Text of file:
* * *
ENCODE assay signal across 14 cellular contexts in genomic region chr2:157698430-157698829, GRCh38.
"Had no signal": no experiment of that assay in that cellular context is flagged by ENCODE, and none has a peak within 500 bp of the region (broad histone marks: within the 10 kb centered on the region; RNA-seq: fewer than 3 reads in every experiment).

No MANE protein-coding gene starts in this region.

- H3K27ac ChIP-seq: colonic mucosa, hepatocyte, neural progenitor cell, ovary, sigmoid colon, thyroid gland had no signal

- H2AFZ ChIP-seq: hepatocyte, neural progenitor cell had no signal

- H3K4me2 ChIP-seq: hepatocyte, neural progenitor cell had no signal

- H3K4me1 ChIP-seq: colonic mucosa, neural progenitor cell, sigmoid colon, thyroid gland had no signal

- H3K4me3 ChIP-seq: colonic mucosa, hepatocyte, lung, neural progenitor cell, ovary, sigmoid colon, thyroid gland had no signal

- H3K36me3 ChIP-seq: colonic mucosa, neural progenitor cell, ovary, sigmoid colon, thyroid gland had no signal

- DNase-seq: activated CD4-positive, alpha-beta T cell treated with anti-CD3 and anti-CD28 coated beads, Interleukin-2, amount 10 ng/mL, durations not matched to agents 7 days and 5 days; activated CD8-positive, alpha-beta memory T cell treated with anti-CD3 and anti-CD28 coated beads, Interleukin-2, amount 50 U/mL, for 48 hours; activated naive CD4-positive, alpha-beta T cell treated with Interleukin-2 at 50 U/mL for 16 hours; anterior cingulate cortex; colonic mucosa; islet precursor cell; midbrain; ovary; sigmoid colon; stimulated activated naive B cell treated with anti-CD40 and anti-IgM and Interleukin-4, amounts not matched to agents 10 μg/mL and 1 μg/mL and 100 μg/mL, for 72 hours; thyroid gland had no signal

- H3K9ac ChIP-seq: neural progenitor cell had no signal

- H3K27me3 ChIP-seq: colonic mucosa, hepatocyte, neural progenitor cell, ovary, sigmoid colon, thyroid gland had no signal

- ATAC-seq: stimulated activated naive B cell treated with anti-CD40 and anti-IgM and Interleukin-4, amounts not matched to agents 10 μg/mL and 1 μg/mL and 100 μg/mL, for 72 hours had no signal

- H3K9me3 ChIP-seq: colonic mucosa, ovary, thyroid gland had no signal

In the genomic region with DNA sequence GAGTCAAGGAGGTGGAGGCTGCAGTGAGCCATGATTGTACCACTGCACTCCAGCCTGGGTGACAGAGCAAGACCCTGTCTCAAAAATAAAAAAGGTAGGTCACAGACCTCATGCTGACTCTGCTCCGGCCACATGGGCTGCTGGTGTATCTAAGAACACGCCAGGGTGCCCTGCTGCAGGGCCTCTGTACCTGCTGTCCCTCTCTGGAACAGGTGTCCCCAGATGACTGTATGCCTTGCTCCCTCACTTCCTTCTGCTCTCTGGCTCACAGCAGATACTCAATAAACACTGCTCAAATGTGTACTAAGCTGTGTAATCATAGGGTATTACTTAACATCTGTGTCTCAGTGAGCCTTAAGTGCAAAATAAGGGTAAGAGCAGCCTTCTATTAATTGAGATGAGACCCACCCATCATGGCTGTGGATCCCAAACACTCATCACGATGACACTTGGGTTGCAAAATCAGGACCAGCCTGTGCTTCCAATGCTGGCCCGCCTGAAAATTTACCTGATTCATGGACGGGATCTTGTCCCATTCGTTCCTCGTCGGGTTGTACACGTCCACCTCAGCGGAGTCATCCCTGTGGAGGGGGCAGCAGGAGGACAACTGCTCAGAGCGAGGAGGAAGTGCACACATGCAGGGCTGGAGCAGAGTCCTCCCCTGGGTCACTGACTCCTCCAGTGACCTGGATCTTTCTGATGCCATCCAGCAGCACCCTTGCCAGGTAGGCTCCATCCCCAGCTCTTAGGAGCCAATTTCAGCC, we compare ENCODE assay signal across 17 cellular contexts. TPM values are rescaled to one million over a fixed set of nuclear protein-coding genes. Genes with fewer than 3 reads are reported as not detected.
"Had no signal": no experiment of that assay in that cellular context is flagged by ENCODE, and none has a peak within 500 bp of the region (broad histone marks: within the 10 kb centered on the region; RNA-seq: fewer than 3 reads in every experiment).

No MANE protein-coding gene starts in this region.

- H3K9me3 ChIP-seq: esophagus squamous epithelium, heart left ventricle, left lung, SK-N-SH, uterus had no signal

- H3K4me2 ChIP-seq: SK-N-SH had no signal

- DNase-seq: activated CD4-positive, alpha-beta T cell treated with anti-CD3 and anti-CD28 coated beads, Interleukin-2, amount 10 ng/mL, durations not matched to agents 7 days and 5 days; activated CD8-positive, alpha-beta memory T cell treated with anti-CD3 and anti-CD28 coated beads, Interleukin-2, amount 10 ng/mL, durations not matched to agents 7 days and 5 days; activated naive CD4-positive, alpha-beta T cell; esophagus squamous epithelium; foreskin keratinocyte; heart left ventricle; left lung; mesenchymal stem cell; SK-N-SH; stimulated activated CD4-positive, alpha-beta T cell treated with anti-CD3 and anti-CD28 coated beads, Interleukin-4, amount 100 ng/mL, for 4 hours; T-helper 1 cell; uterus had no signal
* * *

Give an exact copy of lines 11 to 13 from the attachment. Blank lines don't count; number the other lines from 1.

- H3K9ac ChIP-seq: neural progenitor cell had no signal

- H3K27me3 ChIP-seq: colonic mucosa, hepatocyte, neural progenitor cell, ovary, sigmoid colon, thyroid gland had no signal

- ATAC-seq: stimulated activated naive B cell treated with anti-CD40 and anti-IgM and Interleukin-4, amounts not matched to agents 10 μg/mL and 1 μg/mL and 100 μg/mL, for 72 hours had no signal